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When Libertarians Stand for Medieval Control Instead of Freedom

Debates on birth control in the US show how modern conservatism is just a neoliberal gloss on medieval domination.

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It is interesting, for those interested in intellectual history, that Mises saw free love as part of some larger socialist mission to destroy the family. But for the libertarian the relevant question is, is this voluntary or not, does this infringe on anyone's life, liberty, or property or not? "Anything that's peaceful," baby, as Leonard Read, one of Mises' great popular disciples in America, wrote.

Thus, there's a libertarian case to be made against forcing anyone to cover any specific medical care, birth control or whatever, in the insurance deals they make with their clients. But it has nothing to do with whether Ludwig von Mises was comfortable with free love, or birth control, or with catheters, or blood transfusions, or any other specific medical procedure that might or might not become a political controversy when the government tried to force people to sell insurance only on the condition that that insurance cover that procedure or medication's use.

Intellectual histories of libertarianism

Let's set aside the strangeness of someone who's written - for what were obviously more than antiquarian reasons - one of the best intellectual histories of libertarianism, in which Mises plays a not insignificant role, telling us that intellectual history, and Mises' role in it, doesn't much matter.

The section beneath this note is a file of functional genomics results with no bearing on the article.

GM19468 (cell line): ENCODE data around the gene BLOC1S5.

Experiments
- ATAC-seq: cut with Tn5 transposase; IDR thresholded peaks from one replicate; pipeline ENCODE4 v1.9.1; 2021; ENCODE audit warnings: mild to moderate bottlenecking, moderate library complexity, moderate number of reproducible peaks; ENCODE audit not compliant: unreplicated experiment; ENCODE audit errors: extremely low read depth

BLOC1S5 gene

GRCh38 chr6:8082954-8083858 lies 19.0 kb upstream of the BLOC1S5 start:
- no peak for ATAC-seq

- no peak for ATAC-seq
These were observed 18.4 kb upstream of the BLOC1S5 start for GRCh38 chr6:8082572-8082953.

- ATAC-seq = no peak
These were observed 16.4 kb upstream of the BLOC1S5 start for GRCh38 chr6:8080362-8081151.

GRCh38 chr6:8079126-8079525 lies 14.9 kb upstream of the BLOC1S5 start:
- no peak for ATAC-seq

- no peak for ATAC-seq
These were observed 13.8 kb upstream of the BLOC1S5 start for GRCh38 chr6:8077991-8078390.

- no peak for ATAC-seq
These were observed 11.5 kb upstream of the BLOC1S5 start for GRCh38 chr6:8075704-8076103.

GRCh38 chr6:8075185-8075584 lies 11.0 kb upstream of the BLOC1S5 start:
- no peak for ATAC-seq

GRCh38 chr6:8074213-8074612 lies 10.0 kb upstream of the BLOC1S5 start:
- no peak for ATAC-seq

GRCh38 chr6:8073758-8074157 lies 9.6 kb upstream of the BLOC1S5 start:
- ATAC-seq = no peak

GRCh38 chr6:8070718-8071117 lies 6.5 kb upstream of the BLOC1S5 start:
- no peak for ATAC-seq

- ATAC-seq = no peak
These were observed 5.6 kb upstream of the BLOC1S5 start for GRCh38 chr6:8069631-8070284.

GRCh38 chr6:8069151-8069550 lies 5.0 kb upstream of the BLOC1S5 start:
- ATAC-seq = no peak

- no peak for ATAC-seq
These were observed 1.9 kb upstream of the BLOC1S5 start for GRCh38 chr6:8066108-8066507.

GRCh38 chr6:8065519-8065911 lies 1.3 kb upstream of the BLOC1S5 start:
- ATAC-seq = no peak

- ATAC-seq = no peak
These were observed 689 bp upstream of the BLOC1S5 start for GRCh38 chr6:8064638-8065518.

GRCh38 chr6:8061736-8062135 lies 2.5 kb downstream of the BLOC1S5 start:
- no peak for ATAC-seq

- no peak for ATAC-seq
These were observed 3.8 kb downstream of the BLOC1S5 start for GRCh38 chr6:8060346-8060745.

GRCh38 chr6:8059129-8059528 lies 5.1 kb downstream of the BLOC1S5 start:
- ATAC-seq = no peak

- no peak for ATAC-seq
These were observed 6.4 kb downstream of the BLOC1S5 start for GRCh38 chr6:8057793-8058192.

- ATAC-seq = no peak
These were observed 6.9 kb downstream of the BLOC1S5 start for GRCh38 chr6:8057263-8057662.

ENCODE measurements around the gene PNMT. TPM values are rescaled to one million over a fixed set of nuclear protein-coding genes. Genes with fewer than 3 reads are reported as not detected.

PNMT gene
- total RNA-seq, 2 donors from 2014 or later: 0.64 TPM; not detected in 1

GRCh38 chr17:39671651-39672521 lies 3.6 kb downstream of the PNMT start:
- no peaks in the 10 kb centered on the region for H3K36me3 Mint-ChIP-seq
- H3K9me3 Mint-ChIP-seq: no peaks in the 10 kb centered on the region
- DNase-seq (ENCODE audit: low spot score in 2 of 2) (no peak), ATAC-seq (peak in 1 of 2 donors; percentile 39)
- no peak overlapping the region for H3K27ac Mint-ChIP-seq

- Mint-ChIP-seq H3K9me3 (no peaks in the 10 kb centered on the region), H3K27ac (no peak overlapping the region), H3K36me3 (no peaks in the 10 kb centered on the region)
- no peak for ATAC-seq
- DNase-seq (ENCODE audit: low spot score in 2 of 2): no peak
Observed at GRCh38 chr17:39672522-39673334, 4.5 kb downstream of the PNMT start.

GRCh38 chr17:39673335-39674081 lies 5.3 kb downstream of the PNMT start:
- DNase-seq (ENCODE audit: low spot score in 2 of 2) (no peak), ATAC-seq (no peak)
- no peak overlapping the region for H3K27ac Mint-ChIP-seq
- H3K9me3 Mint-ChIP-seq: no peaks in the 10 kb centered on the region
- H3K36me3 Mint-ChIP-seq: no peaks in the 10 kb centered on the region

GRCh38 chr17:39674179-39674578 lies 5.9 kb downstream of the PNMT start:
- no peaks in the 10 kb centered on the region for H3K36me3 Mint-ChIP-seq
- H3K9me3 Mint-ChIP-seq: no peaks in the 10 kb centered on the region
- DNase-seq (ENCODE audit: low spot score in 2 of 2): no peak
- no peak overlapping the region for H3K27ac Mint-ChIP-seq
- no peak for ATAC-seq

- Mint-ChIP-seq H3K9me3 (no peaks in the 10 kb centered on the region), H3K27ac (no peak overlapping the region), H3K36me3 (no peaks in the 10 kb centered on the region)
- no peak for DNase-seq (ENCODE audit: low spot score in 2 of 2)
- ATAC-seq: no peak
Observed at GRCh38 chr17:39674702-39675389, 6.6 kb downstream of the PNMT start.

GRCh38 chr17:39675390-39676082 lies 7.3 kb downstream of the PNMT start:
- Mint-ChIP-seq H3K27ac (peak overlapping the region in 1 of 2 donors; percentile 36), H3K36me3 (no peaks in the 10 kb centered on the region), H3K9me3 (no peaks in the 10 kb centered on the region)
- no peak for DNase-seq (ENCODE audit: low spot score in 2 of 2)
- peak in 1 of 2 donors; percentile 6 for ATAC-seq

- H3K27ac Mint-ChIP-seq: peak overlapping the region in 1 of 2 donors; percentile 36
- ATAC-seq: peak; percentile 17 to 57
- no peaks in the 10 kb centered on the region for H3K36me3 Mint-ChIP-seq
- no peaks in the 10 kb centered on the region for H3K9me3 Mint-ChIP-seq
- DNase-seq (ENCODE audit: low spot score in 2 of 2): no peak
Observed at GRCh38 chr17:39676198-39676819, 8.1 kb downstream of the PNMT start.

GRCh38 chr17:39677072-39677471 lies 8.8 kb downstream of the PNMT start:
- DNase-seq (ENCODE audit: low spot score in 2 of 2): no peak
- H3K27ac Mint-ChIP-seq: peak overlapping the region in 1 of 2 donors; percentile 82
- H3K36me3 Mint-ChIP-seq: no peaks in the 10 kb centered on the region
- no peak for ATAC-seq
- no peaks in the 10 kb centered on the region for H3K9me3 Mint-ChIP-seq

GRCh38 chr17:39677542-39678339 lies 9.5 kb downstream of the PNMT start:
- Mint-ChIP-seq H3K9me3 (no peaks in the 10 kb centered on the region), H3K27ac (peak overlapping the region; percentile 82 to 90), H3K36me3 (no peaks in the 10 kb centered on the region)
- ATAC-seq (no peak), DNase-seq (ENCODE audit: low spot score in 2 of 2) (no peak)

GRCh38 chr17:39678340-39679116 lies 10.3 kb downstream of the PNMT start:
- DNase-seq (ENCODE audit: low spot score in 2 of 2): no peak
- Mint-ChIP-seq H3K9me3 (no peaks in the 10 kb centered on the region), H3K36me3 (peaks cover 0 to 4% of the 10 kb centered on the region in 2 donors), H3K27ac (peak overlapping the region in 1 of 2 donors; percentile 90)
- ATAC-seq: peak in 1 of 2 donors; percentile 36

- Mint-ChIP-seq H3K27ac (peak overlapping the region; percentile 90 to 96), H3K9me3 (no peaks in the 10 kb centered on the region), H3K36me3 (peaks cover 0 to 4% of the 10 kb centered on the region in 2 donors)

Let's also set aside Doherty's declaration by fiat that Mises' views on women are just "matters of opinion", which can be discarded as so much ancient prejudice, rather than genuine "political philosophy".

(This chapter on Robert Nozick in Susan Okin's  Justice, Gender, and the Family should make any reasonably literate political writer leery of the notion that a libertarian's views on women are somehow contingent or incidental and separable from their larger worldview. In Mises' case, it's doubly important to remember that he saw his chapter on women as one part of his campaign against socialism, an effort in which he styled himself the lonely leader of a small, heterodox band.

Socialism is the watchword and the catchword of our day. The socialist idea dominates the modern spirit. The masses prove of it. It expresses the thoughts and feelings of all; it has set its seal upon our time. When history comes to tell our story it will write above the chapter "The Epoch of Socialism".

Mises did not think his views on women were refractions of the age; he thought they were the dissonant wisdom of someone who had thought long and hard, against the dominant view, about such issues. And given that many socialists were making feminist arguments and gaining ground across Europe - Remember  Red Vienna? It  wasn't all economics, you know - I'm not sure Mises was entirely wrong in his self-understanding.)

The real reason Mises' arguments about women are so relevant, it seems to me, is that in the course of making them, he reveals something larger about the libertarian worldview: Libertarianism is not about liberty at all, or at least not about liberty for everyone. In fact, it's the opposite.

Here's Mises describing the socialist programme of " free love":

Free love is the socialists' radical solution for sexual problems. The socialistic society abolishes the economic dependence of woman which results from the fact that woman is dependent on the income of her husband. Man and woman have the same economic rights and the same duties, as far as motherhood does not demand special consideration for the women.

Public funds provide for the maintenance and education of the children, which are no longer the affairs of the parents but of society. Thus the relations between the sexes are no longer influenced by social and economic conditions… The family disappears and society is confronted with separate individuals only. Choice in love becomes completely free.

 
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